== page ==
Tuesday, October 18, 2016

Living In Constant Fellowship

“Living In Constant Fellowship”
By Zach Wood
1 John 3:23-24 NLT
And this is his commandment: We must believe in the name of his Son, Jesus Christ, and love one another, just as he commanded us.  Those who obey God’s commandments remain in fellowship with him, and he with them. And we know he lives in us because the Spirit he gave us lives in us.

There are many things we enjoy to be constant in our lives.  Most of us want things to be constant with updates on our computers, phones, tablets and other techie gadgets we own.  Most of us would like our paychecks to be constant!  Who wouldn’t?  We want constant days of sunshine and decent temps to get out and enjoy it.

We could go on and on about things we would like to be constant each day.  We really want consistency.  Why wouldn’t we?  Who would want anything that is not consistent, right?

As much as we strive for constant things in our life, how often do we fail to put in the effort to keep a constant fellowship with God?  We want to have constant fellowship with family and friends, but so often we don’t put as much effort into having constant fellowship with our Creator Who has given us so much in life. 

God asks us to obey His commands and to be in fellowship with Him.  He wants us to believe in Him fully and completely dedicate our lives to being in fellowship with Him each day, all day.  I hope it would be our desire to fully be in fellowship with Him all day, everyday.  We can be, but so often we just aren’t living that way.  I know I’m not everyday.  I want to be and intentions are such, but so often my efforts reveal otherwise. 

As the Apostle John shares, we must love one another.  In this way, people will know that we truly do love God and care about reaching out to others.  If we are in constant fellowship with Him, He will teach us better and better how to show love to others, even when it’s difficult to do so. 

We all have things in our lives that we are constant about and things we are not so constant about.  If we strive to keep our fellowship with God constant, our other relationships with people will become even more blessed as we learn to love them more with God’s love.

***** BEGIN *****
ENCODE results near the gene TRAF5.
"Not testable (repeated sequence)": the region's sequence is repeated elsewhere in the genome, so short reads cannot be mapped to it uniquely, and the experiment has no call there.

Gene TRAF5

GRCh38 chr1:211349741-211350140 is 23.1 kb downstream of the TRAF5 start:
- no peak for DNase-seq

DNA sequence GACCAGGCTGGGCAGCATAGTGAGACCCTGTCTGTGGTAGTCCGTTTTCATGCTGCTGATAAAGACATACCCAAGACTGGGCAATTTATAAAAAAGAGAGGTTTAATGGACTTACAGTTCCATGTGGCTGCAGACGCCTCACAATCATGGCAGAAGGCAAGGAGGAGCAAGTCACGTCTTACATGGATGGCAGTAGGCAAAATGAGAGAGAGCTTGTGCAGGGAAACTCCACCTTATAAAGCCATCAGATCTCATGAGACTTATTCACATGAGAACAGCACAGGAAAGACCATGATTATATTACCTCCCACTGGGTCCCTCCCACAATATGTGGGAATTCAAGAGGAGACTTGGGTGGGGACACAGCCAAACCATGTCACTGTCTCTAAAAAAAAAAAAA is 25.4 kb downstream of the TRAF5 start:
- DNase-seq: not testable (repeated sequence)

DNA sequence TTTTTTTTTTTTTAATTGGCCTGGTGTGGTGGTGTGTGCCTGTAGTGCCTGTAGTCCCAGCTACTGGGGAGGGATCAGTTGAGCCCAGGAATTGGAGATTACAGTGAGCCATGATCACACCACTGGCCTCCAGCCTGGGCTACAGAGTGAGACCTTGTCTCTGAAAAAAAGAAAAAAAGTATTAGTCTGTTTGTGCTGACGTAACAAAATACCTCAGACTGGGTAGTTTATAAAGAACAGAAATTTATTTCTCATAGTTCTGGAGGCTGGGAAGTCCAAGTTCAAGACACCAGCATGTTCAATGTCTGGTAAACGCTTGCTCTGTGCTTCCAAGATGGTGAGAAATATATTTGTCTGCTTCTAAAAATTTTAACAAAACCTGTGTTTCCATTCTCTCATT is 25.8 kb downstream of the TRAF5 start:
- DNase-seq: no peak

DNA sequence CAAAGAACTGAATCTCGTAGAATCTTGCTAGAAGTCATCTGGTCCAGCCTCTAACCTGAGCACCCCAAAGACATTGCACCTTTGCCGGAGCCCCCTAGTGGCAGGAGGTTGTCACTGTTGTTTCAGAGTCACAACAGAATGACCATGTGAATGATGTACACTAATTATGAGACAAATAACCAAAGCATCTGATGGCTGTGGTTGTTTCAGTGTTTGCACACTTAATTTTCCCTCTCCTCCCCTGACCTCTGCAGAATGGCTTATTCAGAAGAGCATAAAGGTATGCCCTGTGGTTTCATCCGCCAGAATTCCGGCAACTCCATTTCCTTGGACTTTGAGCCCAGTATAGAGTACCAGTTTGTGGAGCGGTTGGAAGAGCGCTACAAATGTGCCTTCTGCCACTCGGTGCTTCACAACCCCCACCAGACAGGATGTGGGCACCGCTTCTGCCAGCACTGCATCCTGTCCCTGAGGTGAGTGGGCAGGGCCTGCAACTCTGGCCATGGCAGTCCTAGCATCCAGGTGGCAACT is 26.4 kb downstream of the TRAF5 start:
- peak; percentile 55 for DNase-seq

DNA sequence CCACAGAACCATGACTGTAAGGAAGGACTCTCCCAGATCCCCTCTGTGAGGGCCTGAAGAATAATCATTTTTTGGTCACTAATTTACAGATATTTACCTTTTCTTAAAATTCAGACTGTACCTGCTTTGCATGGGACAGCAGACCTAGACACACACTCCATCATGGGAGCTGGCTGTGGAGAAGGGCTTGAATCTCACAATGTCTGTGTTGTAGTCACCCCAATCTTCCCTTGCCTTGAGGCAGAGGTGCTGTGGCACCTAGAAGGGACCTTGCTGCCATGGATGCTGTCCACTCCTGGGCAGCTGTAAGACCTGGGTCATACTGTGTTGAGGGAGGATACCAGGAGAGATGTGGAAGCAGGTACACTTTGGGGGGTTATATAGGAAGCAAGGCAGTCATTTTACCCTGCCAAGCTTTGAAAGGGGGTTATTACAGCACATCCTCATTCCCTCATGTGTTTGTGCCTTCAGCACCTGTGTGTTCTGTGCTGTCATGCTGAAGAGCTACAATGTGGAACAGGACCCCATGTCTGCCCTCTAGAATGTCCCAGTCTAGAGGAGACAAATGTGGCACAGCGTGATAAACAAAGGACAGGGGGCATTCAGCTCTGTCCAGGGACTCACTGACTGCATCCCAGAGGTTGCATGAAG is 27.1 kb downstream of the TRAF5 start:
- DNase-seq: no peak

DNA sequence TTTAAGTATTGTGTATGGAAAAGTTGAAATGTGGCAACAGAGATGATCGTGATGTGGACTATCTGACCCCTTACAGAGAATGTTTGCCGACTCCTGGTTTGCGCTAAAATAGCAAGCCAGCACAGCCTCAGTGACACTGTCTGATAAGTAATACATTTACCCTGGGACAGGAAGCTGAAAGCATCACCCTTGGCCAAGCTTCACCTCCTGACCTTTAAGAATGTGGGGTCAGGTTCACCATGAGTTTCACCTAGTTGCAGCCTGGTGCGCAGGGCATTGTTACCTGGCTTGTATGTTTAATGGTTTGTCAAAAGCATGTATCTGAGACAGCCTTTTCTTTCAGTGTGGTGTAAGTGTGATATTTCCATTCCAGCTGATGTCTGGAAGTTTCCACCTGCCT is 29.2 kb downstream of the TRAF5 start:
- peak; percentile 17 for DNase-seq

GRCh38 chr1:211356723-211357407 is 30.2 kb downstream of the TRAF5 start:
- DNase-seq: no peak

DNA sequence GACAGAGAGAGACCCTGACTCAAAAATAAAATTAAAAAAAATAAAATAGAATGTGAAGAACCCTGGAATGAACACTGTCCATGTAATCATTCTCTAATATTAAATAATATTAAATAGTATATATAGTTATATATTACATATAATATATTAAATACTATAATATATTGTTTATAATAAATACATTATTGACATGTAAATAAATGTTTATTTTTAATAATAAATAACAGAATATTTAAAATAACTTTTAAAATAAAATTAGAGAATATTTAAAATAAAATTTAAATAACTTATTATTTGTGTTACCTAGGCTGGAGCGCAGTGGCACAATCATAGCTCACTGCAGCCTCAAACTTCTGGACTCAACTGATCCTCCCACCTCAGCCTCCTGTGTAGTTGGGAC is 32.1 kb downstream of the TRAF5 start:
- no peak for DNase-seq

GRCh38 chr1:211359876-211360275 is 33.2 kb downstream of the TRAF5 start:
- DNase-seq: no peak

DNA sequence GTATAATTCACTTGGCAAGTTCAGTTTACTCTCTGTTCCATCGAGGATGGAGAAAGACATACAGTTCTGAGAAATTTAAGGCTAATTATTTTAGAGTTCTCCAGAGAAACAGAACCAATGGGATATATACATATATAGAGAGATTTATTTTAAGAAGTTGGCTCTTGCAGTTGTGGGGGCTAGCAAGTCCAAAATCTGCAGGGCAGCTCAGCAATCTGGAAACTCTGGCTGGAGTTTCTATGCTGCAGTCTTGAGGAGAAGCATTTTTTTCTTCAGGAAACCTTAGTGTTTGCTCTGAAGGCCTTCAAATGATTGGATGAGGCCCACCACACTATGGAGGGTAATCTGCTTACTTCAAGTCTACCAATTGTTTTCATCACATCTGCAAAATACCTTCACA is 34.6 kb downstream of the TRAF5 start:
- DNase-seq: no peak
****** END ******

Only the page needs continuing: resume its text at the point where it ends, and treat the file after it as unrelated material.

When we live in constant fellowship with Him, His Spirit guides and directs us each day to help us learn to love better.

Tuesday, October 4, 2016

From "Thanks" to "Thank You"

“From ‘Thanks’ to ‘Thank You’”
By Zach Wood
Luke 17:11-19 NIV
Now on his way to Jerusalem, Jesus traveled along the border between Samaria and Galilee.  As he was going into a village, ten men who had leprosy met him. They stood at a distance and called out in a loud voice, “Jesus, Master, have pity on us!”  When he saw them, he said, “Go, show yourselves to the priests.” And as they went, they were cleansed.  One of them, when he saw he was healed, came back, praising God in a loud voice.  He threw himself at Jesus’ feet and thanked him—and he was a Samaritan.  Jesus asked, “Were not all ten cleansed? Where are the other nine?  Has no one returned to give praise to God except this foreigner?”  Then he said to him, “Rise and go; your faith has made you well.”

Many years ago, when I worked at a computer warehouse in the cities, I had a conversation with a guy that I will never forget.  He had heard me say “thanks” to others and to him when certain things were done for me.  He knew the type of person I was and that I did mean what I say, but he made a comment that will remain forever with me.  He said that he knew I meant it, but that to say “thank you” instead has much more meaning. 

From that point on, I have had such a different view of “thanks” and “thank you”.  Think about those two phrases for a few moments.  Do they sound totally different to you?  They sure do to me now!  I never really considered it before, but after that conversation and to this day, I continue to share this concept with people and I always get a confirmation that saying “thank you” sounds so much more meaningful.  I don’t know what it is about taking the time to say two words instead of just one, but there is just something more meaningful when you say “thank you” instead of just “thanks”.  Please understand, I’m not saying “thanks” is wrong by any means, but just consider trying “thank you” instead and see how it makes others feel and how you feel when you say it.

Jesus heals 10 lepers here.  They all start heading away when all of a sudden one does a 180 and realizes, “Hey, something really cool just happened and I’m going to take the time to tell Jesus how much it meant to me!”  The 1 leper decided to take a trip back to Jesus and show his true thankfulness.  Does that mean the other 9 didn’t care or took it for granted?  I’m not quite sure and I don’t want to assume anything about them.  However, we are led to think that they didn’t really think about showing appreciation to Jesus as the 1 leper did who took the time to turn around and thank Jesus.

I want to encourage all of us to consider showing appreciation to others by saying “thank you” instead of “thanks”.  Most of all, we need to show God appreciation every day by taking the time to thank Him for all He has done and continues to do.  From “thanks” to “thank you”.  It may not seem like much at first, but it will change your thinking of how you say it and show it.